“Music can calm the Savage Beast”, that statement may or may not be true and I’m not willing to try it. One thing I do know is that heat is the major cause of computer component failure, which actually makes this statement viable, “With proper cooling your computer won’t become the savage beast.” Why is heat such a major issue? It causes silicon to fail or degrade, plain and simple. If you haven’t cleaned your system in a while, now’s your chance get out that blow off, shut it down and maybe even vacuum some of the dust off. Summer is upon us and heat is going to become an issue.
Six months ago, AMD launched their R9 290X and, although being one of the most powerful, performance video cards on the market, it had issues and they resulted from heat. The reference design R9 290X (on auto) ran at approximately 90C, which caused the card to transfer power from the GPU to the fan, causing throttling and insanely loud fan noise. Normally, when a video card is launched, most partners already have an aftermarket design available which usually includes their own PCB, cooling solution and power control. For this launch that wasn’t the case. By the time we began to see any aftermarket solution it was already three months down the road. My explanation, although not official, no one knew the best solution on how to cool the savage beast. It may be a little late to the game but Sapphire has launched their latest version of the R9 290X, the Vapor-X with Tri-X cooling and enough other goodies that do “Calm the Savage Beast.”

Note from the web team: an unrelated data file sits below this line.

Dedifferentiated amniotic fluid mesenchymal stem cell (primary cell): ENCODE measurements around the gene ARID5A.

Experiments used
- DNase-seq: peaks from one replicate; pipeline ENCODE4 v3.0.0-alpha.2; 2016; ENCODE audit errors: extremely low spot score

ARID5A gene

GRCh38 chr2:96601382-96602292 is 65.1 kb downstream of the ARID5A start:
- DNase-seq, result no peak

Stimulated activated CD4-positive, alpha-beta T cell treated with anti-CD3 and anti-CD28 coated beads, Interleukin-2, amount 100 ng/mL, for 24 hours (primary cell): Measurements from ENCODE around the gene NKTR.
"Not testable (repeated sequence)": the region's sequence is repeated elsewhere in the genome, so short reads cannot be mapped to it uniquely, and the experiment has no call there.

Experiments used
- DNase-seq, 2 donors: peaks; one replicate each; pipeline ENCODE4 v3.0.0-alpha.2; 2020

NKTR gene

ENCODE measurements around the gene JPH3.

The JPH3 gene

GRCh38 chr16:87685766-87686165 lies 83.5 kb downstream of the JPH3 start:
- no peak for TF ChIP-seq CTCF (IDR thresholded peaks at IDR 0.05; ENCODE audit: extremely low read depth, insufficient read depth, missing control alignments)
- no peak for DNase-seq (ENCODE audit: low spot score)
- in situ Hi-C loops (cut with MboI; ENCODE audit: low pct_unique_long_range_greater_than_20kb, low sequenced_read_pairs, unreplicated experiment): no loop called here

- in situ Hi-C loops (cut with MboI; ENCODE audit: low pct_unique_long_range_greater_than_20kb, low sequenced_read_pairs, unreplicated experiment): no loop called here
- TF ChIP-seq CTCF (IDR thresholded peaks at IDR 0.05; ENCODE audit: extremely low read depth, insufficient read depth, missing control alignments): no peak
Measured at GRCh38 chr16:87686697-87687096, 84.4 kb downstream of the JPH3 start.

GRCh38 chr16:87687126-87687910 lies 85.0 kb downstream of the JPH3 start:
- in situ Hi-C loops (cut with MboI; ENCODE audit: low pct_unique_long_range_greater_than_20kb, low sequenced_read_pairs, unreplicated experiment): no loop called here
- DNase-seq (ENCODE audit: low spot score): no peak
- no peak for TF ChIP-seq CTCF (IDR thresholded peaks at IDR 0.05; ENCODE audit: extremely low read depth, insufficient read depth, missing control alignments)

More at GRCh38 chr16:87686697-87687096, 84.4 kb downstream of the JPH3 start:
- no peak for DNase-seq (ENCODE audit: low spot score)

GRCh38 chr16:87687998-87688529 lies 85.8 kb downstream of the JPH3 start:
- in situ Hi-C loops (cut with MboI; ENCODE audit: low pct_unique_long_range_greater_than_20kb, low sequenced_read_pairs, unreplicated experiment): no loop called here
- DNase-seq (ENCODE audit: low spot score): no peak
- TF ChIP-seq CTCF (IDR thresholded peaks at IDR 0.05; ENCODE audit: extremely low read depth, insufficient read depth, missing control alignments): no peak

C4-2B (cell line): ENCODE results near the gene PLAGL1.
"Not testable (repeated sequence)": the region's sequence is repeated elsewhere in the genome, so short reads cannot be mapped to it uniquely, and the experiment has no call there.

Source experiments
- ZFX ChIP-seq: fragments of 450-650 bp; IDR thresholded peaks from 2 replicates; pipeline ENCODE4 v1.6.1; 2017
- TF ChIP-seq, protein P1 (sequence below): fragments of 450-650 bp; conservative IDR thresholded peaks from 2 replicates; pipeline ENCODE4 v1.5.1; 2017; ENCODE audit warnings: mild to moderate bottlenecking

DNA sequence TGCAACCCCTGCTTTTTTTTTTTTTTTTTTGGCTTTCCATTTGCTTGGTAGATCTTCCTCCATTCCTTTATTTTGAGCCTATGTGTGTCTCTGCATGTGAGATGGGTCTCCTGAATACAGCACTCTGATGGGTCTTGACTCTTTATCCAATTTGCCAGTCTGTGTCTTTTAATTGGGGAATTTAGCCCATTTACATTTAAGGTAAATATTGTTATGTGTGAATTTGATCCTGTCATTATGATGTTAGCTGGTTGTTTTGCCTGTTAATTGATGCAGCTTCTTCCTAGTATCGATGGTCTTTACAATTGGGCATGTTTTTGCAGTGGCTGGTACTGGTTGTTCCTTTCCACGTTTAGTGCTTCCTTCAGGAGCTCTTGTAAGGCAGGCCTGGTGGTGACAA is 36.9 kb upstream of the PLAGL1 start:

The Sapphire Vapor-X 290X with Tri-X cooling utilizes Sapphires patented Vapor Chamber heatsink. The Vapor-X 290X is enhanced by the 28nm AMD Radeon R9 GPU, has 2816 streaming processors (GNC Architecture), 4GB of 512-bit GDDR5 memory with a speed of 5300MHz (Effective). The Tri-X Cooling in combination with a Vapor-Chamber heatsink is built to effectively dissipate heat by vaporizing the liquid in the chamber, cooling and condensing then returning the cooled liquid back to the surface. The Vapor-X 290X supports up to four monitors for Eyefinity 2.0 with both DVI-I and D outputs, a Display Port (1.2) and HDMI, which is AMD HD3D compatible. Two eight-pin PCI-e connectors are required to power the card with a minimum required 750W power supply.